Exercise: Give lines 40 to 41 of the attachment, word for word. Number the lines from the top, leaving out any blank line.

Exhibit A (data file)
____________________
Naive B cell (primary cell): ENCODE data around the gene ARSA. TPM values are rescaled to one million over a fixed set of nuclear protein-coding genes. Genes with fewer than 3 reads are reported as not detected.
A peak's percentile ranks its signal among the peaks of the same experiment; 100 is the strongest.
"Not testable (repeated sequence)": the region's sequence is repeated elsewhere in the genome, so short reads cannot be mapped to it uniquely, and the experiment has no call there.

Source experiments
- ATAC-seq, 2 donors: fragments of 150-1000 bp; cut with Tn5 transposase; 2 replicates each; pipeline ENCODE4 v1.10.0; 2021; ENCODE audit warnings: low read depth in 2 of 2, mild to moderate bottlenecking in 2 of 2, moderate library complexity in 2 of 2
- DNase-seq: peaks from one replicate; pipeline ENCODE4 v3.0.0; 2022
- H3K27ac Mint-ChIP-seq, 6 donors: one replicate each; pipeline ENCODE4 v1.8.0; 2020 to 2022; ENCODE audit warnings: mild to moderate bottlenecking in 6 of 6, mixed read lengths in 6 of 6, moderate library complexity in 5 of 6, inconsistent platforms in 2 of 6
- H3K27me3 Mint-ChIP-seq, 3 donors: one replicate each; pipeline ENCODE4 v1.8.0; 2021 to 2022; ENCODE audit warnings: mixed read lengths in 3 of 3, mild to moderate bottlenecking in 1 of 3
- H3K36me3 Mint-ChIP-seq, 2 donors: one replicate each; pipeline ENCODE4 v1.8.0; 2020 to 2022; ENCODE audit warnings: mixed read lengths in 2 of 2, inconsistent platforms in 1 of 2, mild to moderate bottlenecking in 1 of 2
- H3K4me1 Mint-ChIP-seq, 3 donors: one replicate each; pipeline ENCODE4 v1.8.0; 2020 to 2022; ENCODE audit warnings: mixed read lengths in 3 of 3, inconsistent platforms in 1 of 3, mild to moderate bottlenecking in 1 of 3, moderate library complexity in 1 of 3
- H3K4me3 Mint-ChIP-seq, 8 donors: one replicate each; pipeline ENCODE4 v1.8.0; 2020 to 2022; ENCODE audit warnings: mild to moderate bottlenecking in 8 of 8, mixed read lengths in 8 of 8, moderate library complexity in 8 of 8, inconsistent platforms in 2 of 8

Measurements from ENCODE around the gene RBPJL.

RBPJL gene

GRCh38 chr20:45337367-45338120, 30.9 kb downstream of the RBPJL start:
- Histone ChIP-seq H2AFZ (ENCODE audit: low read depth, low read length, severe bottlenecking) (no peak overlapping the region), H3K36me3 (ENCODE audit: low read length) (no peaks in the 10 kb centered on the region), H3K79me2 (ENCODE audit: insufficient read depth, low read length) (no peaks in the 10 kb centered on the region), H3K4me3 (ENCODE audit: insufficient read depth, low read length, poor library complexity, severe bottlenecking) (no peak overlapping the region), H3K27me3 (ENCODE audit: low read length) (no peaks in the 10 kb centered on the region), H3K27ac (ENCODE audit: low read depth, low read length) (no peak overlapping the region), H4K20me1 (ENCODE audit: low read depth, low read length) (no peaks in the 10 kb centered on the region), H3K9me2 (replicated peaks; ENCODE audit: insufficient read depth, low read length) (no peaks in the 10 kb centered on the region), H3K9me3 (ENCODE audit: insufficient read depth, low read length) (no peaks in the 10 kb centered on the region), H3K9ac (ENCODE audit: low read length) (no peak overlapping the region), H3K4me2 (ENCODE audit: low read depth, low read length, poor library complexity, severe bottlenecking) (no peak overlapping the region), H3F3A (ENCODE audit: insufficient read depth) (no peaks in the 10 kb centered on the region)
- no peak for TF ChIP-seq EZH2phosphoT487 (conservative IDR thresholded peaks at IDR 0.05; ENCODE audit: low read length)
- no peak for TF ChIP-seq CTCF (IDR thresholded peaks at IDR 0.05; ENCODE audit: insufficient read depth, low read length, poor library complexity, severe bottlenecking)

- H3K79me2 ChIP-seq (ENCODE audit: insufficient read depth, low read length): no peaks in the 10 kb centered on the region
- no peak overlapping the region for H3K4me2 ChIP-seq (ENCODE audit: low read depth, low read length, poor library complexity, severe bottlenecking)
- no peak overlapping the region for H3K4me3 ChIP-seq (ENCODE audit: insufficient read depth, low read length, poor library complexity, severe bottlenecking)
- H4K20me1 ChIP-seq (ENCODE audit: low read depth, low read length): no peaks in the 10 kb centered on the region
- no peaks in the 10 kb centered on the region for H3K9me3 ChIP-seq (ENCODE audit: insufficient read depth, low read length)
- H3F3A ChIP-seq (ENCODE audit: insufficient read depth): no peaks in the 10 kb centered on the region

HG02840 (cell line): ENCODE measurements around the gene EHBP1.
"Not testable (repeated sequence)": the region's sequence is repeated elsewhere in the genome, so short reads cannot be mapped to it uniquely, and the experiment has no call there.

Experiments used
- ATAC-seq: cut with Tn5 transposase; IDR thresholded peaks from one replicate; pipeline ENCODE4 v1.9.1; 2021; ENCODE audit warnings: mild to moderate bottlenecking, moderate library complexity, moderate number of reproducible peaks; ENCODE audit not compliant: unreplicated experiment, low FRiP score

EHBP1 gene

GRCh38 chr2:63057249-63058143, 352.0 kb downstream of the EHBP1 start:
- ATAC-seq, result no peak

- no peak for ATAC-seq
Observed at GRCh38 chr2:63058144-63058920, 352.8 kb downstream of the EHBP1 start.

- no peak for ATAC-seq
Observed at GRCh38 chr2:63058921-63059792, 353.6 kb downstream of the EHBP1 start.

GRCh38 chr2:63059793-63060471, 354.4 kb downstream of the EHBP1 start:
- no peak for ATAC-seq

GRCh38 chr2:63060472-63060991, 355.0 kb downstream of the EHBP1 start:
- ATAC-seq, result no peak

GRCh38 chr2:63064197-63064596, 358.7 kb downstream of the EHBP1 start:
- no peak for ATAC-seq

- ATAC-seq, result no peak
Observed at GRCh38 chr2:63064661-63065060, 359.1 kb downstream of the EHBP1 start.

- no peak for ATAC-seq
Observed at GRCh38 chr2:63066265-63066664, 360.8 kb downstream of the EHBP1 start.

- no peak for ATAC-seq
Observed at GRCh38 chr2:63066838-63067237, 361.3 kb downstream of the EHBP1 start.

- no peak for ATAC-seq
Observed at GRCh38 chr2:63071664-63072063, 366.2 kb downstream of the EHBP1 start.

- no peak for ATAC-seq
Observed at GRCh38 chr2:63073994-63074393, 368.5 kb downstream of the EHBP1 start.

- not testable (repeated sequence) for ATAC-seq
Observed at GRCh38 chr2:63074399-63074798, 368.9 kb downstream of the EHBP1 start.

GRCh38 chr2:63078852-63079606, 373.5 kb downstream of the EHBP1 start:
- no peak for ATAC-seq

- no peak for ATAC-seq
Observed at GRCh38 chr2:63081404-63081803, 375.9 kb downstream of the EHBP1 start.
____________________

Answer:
- no peak for ATAC-seq

- ATAC-seq, result no peak